The massif of the Arecibo Observatory the radio telescope has collapsed; with it has become a crucial tool for understanding the risks of asteroids on Earth – and it would take serious government initiative to replace it.
Before the installation suffered irreversible damage in a series of cable failures this year, Arecibo Observatory was the most powerful planetary radar system on Earth. Astronomers can’t use radar to discover new asteroids, but the data these systems provide can give scientists the details about the size, shape, and location of an object they need to better assess and more. quickly the threat that individual asteroids could pose to Earth.
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But that’s easier said than done. There are two key complications involved when it comes to investing in planetary radar capability.
One is bureaucratic: planetary radar has to be done from the surface of the Earth. And while NASA is leading the asteroid-focused work in the country, the United States’ National Science Foundation (NSF) is leading the federal government’s ground observations, like the Arecibo Observatory; NASA simply paid for the observation time on the radar system. With the sole exception of the NASA infrared telescope facility in Hawaii, all of the agency’s observation facilities are in space.
(It’s also complicated. Technically, the other planetary radar installation in the world, at Gold stone in California, is run by NASA, but that’s because its primary duty is to communicate with spacecraft passing through the solar system. The radar installation recently completed an upgrade and returned to normal observations, although it has a less flexible schedule than Arecibo and cannot see objects as far from Earth.)
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“How our agencies are charged, ground observations are the responsibility of NSF,” Lori Glaze, who heads NASA’s Planetary Sciences Division, said at the same meeting. “It is not for NASA. ”
A second complication is the cost. A radar beam as powerful as Arecibo’s requires both a powerful transmitter and a huge radio dish, neither of which are cheap.
Taken together, the challenges mean that NASA would likely need to strike deals with one or more government counterparts before a new planetary radar system goes live.
“This sort of thing really requires an agency partnership,” Johnson said, adding that Arecibo itself had its roots in a Department of Defense-led partnership. Something similar could revive planetary radar, he said. “We certainly have an opportunity and an interest to collaborate with the US space force on a more efficient radar system. “The military branch is interested in technology as a way to track satellites between the Earth and the Moon,” he added.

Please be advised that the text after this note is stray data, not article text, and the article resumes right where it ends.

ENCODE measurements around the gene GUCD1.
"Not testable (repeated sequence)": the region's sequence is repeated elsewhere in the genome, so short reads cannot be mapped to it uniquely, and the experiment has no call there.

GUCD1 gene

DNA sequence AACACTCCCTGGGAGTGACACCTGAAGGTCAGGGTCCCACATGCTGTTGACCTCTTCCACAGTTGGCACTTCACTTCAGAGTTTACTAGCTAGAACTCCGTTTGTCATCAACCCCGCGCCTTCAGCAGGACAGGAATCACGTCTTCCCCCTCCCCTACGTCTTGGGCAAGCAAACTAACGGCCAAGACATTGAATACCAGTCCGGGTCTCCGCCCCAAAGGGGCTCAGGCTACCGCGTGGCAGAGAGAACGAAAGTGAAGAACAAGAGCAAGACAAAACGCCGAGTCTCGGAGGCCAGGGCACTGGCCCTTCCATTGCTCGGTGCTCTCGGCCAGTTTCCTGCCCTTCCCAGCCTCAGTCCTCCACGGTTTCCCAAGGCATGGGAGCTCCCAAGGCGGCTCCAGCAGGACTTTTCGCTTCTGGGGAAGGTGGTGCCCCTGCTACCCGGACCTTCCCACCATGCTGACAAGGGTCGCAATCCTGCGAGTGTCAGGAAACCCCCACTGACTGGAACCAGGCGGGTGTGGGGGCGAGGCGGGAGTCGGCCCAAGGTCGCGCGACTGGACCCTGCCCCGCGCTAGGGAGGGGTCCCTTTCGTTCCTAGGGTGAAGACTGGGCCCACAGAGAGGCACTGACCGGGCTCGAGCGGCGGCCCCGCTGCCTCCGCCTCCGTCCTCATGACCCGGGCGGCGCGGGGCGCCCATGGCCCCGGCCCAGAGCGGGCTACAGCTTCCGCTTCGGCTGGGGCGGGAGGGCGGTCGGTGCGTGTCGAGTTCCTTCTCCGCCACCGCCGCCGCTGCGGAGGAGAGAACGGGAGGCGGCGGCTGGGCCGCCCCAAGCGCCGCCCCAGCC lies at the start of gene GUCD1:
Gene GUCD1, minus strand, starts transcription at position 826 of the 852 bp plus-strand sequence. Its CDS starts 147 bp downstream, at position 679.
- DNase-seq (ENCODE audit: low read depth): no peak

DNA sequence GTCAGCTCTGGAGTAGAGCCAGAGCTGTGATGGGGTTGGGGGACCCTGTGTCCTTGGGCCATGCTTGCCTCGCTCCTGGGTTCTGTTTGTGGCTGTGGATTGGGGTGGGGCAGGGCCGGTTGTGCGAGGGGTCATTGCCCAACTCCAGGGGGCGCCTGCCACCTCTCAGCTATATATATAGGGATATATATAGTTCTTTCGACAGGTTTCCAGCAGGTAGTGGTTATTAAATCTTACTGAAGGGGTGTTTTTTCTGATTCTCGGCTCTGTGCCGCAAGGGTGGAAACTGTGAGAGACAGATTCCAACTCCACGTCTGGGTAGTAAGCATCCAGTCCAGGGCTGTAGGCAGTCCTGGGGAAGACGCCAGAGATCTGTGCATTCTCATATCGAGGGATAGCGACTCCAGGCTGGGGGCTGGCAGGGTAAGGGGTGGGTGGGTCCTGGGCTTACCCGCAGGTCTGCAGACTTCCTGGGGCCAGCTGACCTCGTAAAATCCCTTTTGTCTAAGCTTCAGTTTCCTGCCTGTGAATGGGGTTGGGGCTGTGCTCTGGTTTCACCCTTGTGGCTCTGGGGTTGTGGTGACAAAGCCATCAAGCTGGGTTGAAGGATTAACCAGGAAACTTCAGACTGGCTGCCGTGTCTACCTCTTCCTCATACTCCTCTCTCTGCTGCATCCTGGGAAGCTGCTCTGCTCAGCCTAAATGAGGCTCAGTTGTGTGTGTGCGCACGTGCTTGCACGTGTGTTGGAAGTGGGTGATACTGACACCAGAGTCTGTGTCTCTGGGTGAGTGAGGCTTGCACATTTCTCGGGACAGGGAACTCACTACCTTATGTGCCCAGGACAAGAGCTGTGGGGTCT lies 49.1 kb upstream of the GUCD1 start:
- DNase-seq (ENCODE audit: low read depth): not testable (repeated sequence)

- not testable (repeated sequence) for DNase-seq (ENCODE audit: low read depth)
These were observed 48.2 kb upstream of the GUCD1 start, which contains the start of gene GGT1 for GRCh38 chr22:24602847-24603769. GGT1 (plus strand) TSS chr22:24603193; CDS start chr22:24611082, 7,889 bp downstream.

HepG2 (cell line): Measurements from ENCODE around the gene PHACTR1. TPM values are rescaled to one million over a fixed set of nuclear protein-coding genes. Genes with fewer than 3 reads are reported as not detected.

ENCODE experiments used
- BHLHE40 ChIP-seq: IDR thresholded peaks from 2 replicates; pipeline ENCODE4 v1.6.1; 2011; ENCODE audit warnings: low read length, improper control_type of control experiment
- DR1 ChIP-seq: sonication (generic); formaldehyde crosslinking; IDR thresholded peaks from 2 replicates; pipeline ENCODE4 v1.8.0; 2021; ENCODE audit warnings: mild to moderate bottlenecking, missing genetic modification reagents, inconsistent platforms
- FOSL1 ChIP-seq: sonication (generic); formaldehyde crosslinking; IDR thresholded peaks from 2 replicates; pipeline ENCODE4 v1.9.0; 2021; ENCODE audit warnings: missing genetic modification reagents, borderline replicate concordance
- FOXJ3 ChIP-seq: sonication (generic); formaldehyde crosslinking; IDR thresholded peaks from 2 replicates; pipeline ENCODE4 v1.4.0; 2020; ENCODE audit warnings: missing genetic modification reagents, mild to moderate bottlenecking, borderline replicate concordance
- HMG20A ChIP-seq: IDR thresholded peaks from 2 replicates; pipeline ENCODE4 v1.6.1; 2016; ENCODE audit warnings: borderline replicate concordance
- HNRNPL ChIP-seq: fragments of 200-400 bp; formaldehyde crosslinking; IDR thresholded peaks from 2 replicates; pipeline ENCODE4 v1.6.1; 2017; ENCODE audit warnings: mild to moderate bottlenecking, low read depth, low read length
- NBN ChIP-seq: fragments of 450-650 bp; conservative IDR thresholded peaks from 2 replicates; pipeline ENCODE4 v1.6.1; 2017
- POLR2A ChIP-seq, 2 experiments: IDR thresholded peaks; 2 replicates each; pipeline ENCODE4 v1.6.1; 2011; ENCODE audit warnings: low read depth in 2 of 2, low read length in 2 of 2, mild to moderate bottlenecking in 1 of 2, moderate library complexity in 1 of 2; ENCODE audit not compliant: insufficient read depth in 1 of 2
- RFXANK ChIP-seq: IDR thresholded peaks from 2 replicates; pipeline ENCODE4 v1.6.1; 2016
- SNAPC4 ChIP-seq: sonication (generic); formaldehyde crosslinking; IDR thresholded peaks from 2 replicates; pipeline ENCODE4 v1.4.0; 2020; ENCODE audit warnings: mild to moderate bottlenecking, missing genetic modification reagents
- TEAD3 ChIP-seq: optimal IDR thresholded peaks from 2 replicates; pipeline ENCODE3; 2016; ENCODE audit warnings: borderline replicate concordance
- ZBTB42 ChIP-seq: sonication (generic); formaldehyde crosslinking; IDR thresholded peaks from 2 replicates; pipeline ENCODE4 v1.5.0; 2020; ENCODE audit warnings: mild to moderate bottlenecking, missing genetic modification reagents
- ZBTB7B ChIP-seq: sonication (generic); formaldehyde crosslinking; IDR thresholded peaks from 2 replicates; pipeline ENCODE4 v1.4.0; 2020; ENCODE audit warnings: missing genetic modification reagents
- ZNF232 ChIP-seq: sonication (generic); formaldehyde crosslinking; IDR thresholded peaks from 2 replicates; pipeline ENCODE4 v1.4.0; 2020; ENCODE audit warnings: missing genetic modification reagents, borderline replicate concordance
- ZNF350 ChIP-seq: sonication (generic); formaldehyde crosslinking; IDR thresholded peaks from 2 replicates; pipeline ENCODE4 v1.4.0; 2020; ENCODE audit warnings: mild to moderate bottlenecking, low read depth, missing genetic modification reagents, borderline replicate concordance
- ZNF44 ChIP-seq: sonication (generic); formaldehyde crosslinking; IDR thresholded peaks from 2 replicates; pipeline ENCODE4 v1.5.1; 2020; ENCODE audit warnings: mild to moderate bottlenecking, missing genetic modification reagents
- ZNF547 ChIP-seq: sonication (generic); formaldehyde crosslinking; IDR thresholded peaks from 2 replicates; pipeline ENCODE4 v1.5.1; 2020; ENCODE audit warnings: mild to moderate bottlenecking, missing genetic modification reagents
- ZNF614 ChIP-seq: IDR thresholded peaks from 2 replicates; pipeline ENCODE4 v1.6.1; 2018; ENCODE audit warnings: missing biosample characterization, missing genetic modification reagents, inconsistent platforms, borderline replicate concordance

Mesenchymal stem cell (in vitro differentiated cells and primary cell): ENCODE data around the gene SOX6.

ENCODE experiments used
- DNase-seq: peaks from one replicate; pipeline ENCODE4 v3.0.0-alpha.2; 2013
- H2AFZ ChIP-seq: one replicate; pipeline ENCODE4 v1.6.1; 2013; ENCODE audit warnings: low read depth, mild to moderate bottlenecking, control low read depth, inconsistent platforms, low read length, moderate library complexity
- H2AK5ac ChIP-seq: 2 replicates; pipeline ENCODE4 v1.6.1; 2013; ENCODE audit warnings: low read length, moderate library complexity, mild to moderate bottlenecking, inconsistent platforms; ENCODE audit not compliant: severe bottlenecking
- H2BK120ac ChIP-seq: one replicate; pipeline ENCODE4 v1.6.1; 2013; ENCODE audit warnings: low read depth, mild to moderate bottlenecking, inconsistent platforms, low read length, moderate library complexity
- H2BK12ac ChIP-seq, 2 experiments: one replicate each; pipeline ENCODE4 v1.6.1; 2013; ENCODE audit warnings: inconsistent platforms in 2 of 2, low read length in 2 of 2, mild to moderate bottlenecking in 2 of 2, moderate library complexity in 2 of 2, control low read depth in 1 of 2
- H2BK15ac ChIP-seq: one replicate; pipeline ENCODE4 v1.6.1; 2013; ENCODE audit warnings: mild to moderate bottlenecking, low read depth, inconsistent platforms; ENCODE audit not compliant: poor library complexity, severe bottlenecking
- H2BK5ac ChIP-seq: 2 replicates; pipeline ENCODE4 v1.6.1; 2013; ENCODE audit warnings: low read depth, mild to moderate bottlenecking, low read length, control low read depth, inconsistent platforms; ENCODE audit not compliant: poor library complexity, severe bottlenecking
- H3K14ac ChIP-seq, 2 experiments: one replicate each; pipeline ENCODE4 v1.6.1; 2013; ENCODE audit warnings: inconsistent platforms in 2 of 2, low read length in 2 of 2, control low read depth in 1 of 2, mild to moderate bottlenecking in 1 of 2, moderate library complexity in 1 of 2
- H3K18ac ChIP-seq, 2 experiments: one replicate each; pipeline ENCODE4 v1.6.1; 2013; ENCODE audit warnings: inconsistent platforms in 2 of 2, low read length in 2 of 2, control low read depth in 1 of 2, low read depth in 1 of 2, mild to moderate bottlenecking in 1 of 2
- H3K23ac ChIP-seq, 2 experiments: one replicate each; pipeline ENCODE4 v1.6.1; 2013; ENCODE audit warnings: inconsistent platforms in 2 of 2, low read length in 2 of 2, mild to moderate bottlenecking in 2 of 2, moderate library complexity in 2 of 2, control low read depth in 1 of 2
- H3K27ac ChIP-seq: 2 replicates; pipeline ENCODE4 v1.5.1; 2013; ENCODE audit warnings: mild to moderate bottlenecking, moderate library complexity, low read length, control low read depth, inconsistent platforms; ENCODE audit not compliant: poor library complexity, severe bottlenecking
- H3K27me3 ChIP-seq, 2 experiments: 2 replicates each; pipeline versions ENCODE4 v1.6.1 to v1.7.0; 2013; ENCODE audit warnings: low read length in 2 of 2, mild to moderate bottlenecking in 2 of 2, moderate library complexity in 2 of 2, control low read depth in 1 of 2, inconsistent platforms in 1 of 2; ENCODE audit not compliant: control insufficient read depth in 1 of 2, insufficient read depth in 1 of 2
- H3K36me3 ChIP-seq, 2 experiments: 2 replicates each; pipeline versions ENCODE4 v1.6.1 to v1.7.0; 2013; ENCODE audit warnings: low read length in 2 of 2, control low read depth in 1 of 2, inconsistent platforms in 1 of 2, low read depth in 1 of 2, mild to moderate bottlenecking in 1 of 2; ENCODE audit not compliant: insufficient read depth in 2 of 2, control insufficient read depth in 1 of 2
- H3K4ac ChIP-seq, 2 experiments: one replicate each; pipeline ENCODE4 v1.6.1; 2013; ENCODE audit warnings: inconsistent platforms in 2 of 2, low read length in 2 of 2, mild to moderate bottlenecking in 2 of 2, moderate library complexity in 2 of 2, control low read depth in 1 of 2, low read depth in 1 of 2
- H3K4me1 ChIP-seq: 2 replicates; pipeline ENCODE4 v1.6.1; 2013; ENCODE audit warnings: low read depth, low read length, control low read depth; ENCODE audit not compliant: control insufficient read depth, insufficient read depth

Related: Arecibo is not the first radio telescope to fail unexpectedly. Here’s what we can learn from the Green Bank collapse.
A reduction in planetary radar does not strike at the core of NASA’s planetary defense system, which focuses on finding and tracking relatively large asteroids that come relatively close to Earth. Detection of such objects relies on installations that detect optical and infrared light and scan large parts of the sky regularly enough to notice when a new fast moving point appears against a background of stars.
Radar can’t do that; this requires scientists to have a good idea of exactly where the object they want to study is located, so that they can point the narrow radar beam precisely enough to bounce off the object. Instead, planetary defense experts are using radar to more quickly plot an object’s orbit further into the future and to determine the object’s characteristics like shape and density that could affect attempts to deflect an asteroid if it appears to be on track to impact Earth.
“Regarding planetary defense and the NEO [near-Earth object] sightings are concerned, it’s only a slight negative impact, “Johnson said of the loss of the Arecibo radar system.” This does not affect our rate of discovery of objects near the sea at all Earth, this only has an impact on the opportunities we have to characterize these objects. ”
Still, radar data is nice to have – and certainly the sort of thing Johnson would want for the planetary defense community.
Green Bank Observatory in West Virginia was already planning to add radar capability to its main radio antenna before Arecibo’s loss, scientists say, although the system, like Goldstone’s, does not replicate Arecibo’s specific skills. And even this new capability would build on an existing facility, rather than starting from scratch, which has both benefits and risks.
“In a perfect world, I would be looking for a new planetary radar capability,” Johnson said, even before Arecibo’s final collapse. “Trying to keep these old facilities running – they require a lot of maintenance.”
But a new ability wouldn’t mean a copy of Arecibo’s iconic dish, he stressed. “It is really time to look at the next generation of planetary radar capabilities,” he said, including hypothesizing that an array of parabolas might be a more attractive approach now than the massive parabola alone. from Arecibo.
“The technology has evolved since the 30, 40 years that radar capability was installed at Arecibo,” Johnson said. “We must take advantage of it. ”
Email Meghan Bartels at [email protected] or follow her on Twitter @meghanbartels. follow us on Twitter @Spacedotcom and on Facebook.